performed; it is simply an assignment statement. However, in this example
the "result" of the assigment is compared to '\0'; since after the
assignment *s = *t both the locations pointed to by the pointers s and t
have the same data in them, it matters not which one gets used for the
comparison test against '\0'.

No, in this example, the character that's being copied (from the location
pointed by t to the location pointed to by s) is being tested to for that
character is the C string termination char '\0'. If it is, it signals the
end of the string (char by char) copy operation.

Douglas Wood
Software Engineer
dbwoodspamKILLspamkc.rr.com

Home of the EPICIS Development System for the PIC and SX
http://epicis.piclist.com

{Original Message removed}

2001\10\26@135329 by Byron A Jeff

face picon face
On Fri, Oct 26, 2001 at 09:40:38AM -0500, Mark Skeels wrote:
{Quote hidden}

It's more compact. C was designed in an era when processing power was limited,
memories were small, and optimizing was still in its infancy. A non-optimizing
compiler would generate more code for the first than the second, making it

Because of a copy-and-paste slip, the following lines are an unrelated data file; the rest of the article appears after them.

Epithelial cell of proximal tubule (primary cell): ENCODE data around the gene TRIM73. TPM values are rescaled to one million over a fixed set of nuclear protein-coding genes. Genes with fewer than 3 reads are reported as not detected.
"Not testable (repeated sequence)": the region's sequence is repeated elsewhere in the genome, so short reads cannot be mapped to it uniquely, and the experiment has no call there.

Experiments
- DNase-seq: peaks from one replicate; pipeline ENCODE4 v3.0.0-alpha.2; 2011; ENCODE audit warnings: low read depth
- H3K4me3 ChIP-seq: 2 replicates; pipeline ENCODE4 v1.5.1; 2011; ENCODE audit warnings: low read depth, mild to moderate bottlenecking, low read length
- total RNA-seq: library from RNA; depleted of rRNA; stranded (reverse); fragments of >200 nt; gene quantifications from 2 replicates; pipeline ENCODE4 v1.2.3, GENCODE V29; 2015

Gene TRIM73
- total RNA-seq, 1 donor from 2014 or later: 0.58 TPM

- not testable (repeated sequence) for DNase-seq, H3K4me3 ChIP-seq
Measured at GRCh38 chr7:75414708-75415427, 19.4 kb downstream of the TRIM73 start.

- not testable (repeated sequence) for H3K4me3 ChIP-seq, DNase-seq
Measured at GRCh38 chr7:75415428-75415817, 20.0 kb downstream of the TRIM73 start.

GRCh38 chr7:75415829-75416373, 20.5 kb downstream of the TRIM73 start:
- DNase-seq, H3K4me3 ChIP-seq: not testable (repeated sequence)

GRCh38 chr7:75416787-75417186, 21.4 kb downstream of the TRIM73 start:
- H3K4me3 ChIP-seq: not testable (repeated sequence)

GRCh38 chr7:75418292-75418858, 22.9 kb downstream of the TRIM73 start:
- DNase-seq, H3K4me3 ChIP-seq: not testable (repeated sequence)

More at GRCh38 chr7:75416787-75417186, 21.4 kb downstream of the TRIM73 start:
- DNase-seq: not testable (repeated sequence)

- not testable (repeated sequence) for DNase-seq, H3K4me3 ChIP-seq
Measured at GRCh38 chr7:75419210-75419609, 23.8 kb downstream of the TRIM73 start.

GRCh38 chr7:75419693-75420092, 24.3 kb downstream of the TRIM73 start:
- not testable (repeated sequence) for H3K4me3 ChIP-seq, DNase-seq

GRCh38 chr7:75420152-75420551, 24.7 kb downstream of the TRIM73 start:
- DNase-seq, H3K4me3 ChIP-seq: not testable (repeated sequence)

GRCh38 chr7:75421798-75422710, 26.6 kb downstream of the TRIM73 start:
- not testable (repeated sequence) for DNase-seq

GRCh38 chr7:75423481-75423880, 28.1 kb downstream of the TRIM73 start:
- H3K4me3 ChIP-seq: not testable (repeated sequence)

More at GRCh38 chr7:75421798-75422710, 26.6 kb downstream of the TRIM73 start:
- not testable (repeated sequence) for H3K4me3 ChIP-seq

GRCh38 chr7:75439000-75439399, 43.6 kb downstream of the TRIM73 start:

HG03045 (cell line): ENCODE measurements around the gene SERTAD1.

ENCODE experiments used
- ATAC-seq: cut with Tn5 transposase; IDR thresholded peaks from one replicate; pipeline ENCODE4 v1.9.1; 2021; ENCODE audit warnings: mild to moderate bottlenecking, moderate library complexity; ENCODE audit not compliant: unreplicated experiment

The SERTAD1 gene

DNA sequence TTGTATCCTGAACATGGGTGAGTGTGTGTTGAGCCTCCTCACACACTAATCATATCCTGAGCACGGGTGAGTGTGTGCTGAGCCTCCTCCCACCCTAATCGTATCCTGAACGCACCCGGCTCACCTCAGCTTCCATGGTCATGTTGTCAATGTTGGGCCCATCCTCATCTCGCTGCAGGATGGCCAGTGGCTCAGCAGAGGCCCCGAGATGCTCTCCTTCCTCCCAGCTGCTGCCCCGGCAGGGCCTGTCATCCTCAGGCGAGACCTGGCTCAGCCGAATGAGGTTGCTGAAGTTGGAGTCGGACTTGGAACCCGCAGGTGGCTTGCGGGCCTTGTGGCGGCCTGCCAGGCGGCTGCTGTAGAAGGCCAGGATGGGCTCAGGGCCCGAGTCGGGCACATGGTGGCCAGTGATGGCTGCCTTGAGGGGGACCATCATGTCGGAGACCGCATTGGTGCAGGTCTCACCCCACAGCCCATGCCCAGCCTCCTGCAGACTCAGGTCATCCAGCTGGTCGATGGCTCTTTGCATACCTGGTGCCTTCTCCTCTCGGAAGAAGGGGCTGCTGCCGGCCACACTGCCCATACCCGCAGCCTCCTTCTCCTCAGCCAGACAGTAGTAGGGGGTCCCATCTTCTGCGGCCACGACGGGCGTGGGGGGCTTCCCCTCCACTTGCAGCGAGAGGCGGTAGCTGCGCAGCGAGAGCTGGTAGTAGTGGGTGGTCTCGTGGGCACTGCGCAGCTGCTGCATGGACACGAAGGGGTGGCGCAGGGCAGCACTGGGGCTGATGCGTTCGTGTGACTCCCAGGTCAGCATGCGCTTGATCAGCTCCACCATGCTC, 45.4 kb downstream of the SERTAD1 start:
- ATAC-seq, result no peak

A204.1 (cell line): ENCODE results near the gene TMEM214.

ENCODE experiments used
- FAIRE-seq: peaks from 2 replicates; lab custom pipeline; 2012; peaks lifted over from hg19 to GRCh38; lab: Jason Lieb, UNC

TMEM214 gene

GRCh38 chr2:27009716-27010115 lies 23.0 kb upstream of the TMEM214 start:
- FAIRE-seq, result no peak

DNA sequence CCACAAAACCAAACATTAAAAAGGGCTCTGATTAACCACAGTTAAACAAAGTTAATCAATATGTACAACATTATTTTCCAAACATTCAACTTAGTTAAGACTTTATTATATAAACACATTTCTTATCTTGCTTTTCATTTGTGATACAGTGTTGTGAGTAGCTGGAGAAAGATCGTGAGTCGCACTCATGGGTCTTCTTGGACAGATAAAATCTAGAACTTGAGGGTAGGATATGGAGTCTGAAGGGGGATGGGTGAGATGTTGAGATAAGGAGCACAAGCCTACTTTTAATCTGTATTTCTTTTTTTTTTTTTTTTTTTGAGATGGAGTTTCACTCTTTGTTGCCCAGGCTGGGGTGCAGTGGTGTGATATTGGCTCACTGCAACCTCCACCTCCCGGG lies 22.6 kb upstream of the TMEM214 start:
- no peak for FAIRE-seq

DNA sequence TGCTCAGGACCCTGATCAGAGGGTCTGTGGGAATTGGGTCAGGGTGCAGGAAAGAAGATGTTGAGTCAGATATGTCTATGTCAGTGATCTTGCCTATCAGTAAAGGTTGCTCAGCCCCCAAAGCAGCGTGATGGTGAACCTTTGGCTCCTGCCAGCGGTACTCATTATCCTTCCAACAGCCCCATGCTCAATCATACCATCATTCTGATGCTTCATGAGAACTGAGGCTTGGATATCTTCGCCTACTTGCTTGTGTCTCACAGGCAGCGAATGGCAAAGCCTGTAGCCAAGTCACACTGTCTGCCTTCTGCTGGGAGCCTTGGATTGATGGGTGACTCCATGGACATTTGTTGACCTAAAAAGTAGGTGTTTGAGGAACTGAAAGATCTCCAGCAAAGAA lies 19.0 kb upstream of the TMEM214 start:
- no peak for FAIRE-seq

bigger and slower. C programmers of the '70 were speed freaks. Truth be told
an experienced C programmer would have written it as:

void strcpy(char *s, char *t)
{
  while (*s++ = *t++);
}

simply omitting the compare to zero because the loop would complete after the
terminating NULL was copied.

All of this is superfluous in more of today's compilers. Almost every one would
optimize the code into the third example.

>
> As a Pascal programmer, I was taught that anything that makes the program
> more readable is good. This does not seem to qualify on that count. What's
> more, it seems to muddle the entire while loop by mixing assignment and
> increment with the test portion.

This isn't Pascal. C's primary tenent has always been that the programmer knows
what they are doing. So it sprinkles lots of different optimizing techniques
into the language for folks to take advantage of. This cultural trait persists
because there's a hoard of legacy programs and legacy programmers who continue
to generate tight, yet cryptic code.

But again the point is moot. Feel free to code in whatever manner you feel
comfortable. But be aware that you'll need to understand all of the tricks
in order to understand a large body of the code that's out there.

>
> Also, what is the logic behind understanding the actual test in the while
> loop? I can't understand from the syntax exactly what is being compared to
> '\0'. Is it *s? *t? If so, why?